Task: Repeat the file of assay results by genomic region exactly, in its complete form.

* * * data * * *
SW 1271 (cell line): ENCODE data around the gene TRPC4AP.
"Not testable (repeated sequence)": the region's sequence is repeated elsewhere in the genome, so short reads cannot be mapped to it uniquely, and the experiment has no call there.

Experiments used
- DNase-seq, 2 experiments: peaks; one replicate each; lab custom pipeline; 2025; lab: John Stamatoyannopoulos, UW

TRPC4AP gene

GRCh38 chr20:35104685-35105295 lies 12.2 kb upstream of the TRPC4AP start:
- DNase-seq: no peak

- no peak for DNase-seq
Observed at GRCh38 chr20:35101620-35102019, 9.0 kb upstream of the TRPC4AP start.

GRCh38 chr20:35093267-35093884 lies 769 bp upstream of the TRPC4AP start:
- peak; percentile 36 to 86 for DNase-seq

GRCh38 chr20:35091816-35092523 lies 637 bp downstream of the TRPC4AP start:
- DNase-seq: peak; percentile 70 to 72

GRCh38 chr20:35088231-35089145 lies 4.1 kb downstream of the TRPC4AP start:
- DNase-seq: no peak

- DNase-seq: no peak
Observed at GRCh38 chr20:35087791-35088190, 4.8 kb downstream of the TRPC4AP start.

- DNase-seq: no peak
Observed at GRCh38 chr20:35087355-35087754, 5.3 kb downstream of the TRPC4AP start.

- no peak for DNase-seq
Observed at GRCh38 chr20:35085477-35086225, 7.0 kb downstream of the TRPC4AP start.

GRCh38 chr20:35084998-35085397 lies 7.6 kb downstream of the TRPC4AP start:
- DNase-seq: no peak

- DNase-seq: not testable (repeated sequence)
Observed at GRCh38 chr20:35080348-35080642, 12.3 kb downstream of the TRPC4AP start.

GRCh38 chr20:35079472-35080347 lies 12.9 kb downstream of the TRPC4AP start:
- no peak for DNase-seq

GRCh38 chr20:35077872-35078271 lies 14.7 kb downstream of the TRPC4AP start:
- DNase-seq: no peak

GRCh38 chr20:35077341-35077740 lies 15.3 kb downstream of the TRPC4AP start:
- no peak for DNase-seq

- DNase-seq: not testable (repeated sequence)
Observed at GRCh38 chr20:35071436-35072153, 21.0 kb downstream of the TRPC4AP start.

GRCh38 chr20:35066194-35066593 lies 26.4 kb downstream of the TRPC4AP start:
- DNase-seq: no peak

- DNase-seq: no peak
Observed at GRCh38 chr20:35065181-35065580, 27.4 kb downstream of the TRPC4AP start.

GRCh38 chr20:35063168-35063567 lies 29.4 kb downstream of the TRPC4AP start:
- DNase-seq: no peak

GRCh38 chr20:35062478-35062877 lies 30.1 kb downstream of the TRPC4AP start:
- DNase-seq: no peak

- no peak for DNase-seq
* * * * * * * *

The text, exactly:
SW 1271 (cell line): ENCODE data around the gene TRPC4AP.
"Not testable (repeated sequence)": the region's sequence is repeated elsewhere in the genome, so short reads cannot be mapped to it uniquely, and the experiment has no call there.

Experiments used
- DNase-seq, 2 experiments: peaks; one replicate each; lab custom pipeline; 2025; lab: John Stamatoyannopoulos, UW

TRPC4AP gene

GRCh38 chr20:35104685-35105295 lies 12.2 kb upstream of the TRPC4AP start:
- DNase-seq: no peak

- no peak for DNase-seq
Observed at GRCh38 chr20:35101620-35102019, 9.0 kb upstream of the TRPC4AP start.

GRCh38 chr20:35093267-35093884 lies 769 bp upstream of the TRPC4AP start:
- peak; percentile 36 to 86 for DNase-seq

GRCh38 chr20:35091816-35092523 lies 637 bp downstream of the TRPC4AP start:
- DNase-seq: peak; percentile 70 to 72

GRCh38 chr20:35088231-35089145 lies 4.1 kb downstream of the TRPC4AP start:
- DNase-seq: no peak

- DNase-seq: no peak
Observed at GRCh38 chr20:35087791-35088190, 4.8 kb downstream of the TRPC4AP start.

- DNase-seq: no peak
Observed at GRCh38 chr20:35087355-35087754, 5.3 kb downstream of the TRPC4AP start.

- no peak for DNase-seq
Observed at GRCh38 chr20:35085477-35086225, 7.0 kb downstream of the TRPC4AP start.

GRCh38 chr20:35084998-35085397 lies 7.6 kb downstream of the TRPC4AP start:
- DNase-seq: no peak

- DNase-seq: not testable (repeated sequence)
Observed at GRCh38 chr20:35080348-35080642, 12.3 kb downstream of the TRPC4AP start.

GRCh38 chr20:35079472-35080347 lies 12.9 kb downstream of the TRPC4AP start:
- no peak for DNase-seq

GRCh38 chr20:35077872-35078271 lies 14.7 kb downstream of the TRPC4AP start:
- DNase-seq: no peak

GRCh38 chr20:35077341-35077740 lies 15.3 kb downstream of the TRPC4AP start:
- no peak for DNase-seq

- DNase-seq: not testable (repeated sequence)
Observed at GRCh38 chr20:35071436-35072153, 21.0 kb downstream of the TRPC4AP start.

GRCh38 chr20:35066194-35066593 lies 26.4 kb downstream of the TRPC4AP start:
- DNase-seq: no peak

- DNase-seq: no peak
Observed at GRCh38 chr20:35065181-35065580, 27.4 kb downstream of the TRPC4AP start.

GRCh38 chr20:35063168-35063567 lies 29.4 kb downstream of the TRPC4AP start:
- DNase-seq: no peak

GRCh38 chr20:35062478-35062877 lies 30.1 kb downstream of the TRPC4AP start:
- DNase-seq: no peak

- no peak for DNase-seq